Whatâ€™s the best way to model the Lib Dem surge?
This has been an election campaign like no other, with the PM contender debates dominating coverage. While the Lib Dems have usually increased their showing in the polls over the course of a campaign, the double-digit increases are unprecedented in such a short period at such a crucial time. The problem in trying to predict the election outcome is as always how to translate votes into seats.
We have rightly been sceptical of the applicability of Uniform National Swing because of all sorts of factors – the differential swing in the marginals, tactical voting, regional variations, fragmentation and so on. These of course still apply but could it be that the nature of the 2010 election has significantly lessened their impact?
Before this year, the Lib Dems have fought intensely local campaigns, ruthlessly targeting seats they believe the could win at the expense of far less activity elsewhere. That, of course, is what any party does but the discrepancy in activity between targets and non-targets tends to become larger the smaller the party is. For the Lib Dems, however, this time itâ€™s different.
The leadership debates massively increased the profile of Nick Clegg and his party, compared to the more usual coverage during a campaign, giving an equal footing with the two traditional government-forming parties. That raised profile, boosted by the surge in the polls, fed back and generated yet more coverage.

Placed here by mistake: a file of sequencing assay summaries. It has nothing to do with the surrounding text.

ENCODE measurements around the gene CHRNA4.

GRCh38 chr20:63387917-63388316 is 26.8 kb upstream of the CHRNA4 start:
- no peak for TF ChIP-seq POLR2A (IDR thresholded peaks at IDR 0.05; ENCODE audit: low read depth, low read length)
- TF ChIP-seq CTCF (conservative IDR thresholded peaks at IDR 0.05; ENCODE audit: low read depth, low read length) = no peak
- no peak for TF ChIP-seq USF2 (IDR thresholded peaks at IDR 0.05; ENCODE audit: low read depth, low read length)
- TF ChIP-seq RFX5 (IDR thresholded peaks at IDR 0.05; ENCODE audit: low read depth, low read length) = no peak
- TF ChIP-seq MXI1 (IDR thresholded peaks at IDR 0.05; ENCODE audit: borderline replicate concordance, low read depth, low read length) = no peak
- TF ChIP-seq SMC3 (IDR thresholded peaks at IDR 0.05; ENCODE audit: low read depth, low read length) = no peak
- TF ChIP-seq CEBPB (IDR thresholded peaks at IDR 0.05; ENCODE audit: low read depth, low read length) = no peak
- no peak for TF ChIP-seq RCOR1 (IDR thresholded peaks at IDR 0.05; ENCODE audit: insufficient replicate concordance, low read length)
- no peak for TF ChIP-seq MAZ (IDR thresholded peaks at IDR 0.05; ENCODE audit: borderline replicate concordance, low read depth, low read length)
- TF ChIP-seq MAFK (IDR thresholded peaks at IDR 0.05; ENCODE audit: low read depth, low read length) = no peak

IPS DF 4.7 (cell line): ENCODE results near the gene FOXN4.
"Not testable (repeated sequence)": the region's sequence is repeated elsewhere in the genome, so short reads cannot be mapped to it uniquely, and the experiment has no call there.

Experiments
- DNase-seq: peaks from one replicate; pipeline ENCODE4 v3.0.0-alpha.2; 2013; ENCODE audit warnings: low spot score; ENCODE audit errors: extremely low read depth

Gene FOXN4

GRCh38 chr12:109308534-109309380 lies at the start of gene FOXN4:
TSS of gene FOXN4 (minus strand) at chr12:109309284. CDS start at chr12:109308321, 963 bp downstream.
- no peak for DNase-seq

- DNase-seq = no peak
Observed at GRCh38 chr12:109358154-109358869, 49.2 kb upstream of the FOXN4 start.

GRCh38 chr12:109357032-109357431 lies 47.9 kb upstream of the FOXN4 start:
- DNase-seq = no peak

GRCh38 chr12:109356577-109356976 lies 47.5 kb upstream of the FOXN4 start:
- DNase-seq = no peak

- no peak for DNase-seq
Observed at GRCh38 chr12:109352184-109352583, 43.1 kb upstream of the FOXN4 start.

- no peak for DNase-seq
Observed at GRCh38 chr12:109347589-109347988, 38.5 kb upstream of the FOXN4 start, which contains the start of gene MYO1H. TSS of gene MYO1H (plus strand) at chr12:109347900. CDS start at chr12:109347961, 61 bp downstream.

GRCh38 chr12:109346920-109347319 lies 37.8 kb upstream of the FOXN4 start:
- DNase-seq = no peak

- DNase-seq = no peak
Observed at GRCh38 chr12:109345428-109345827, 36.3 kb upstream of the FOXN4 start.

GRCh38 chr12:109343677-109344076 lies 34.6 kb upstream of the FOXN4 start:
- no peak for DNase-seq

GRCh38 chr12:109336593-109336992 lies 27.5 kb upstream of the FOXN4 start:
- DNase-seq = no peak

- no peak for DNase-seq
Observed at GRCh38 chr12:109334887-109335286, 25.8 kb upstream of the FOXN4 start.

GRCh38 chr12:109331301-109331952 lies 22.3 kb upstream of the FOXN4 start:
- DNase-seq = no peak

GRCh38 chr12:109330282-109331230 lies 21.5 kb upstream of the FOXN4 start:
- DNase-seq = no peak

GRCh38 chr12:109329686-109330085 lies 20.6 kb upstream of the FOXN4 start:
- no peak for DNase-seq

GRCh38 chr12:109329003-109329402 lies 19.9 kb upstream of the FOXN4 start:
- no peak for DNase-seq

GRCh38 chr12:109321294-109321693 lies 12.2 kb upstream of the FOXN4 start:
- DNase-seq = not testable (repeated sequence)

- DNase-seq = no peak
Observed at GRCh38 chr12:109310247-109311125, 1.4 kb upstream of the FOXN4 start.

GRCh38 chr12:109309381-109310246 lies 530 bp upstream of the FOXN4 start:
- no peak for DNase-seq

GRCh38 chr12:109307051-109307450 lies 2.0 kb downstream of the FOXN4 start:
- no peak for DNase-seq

A great many of the people seeing this reporting would not normally be getting anything like as much of the Lib Dems because they donâ€™t live in what would normally be a Lib Dem target. But far more than before, this has been a national election campaign and the local disparities in activity overshadowed by the events on TV.
I donâ€™t think it coincidental that the latest marginals poll produced a swing not that dissimilar from the national polls, well within margin of error. Even if the Tory campaigns are still doing better in the marginals, itâ€™s by less than it was pre-debates.
The issue of fragmentation still applies though again, thereâ€™s a good argument to predict less than before. The very fact that the Lib Dems have increased their share by half means that much must be coming in seats where they were weak, something that has to work against tactical voting of any type and tend back towards UNS in the round.
There will of course still be abnormal results. The pointâ€™s not to apply UNS to every constituency but as an overall guide. Even leaving aside obviously exceptional places like Brighton Pavilion, local issues always have a significant impact in some seats – but if these exceptions are essentially â€˜randomâ€™ deviations rather than systemic, theyâ€™ll come close to evening themselves out.
The one exception that does need to be made is to apply UNS distinctly in England, Scotland and Wales. The presence of the nationalists by definition makes for a different system and the nature of devolution makes for a different campaign. Both factors mean swings canâ€™t be reliably applied to all parts of Britain equally.
Finally, thereâ€™s the negative case. If we donâ€™t use UNS, or something closely resembling it, what do we use? If the polls are right, the changes in voting intention have happened in response to national political events, widely and rapidly. On a constituency level, Iâ€™d still be sceptical about the applicability of such a broad-brush approach; on a national one, it might be appropriate given the broad-brush campaign.